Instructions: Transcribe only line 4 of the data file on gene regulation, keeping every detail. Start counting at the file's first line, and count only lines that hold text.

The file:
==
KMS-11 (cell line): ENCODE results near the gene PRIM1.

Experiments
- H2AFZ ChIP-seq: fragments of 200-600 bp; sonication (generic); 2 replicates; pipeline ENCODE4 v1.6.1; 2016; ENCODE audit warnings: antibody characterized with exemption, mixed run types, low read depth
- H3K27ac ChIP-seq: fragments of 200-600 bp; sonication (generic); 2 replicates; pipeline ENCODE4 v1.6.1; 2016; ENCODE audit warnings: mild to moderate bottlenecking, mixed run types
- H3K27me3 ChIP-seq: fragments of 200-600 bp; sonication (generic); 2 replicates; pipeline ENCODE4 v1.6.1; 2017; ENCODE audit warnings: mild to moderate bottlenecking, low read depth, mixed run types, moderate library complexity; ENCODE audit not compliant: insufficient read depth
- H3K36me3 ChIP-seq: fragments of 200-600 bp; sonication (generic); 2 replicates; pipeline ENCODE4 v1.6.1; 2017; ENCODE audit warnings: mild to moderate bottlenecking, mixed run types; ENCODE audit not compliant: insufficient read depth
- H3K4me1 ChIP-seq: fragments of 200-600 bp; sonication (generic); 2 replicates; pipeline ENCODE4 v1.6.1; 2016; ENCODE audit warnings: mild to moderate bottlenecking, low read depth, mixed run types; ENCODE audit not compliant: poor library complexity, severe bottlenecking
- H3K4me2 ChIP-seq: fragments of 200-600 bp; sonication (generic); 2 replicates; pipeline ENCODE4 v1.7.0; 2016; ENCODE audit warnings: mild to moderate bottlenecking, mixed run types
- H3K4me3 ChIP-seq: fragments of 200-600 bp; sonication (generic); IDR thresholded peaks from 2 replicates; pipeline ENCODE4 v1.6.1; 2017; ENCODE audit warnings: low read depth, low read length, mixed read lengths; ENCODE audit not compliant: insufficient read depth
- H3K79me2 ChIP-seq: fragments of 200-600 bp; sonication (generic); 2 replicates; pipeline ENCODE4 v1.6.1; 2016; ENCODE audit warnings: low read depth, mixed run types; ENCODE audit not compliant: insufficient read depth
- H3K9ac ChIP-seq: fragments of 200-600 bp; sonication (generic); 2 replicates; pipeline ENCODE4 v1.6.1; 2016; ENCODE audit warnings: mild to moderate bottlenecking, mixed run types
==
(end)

- H3K27ac ChIP-seq: fragments of 200-600 bp; sonication (generic); 2 replicates; pipeline ENCODE4 v1.6.1; 2016; ENCODE audit warnings: mild to moderate bottlenecking, mixed run types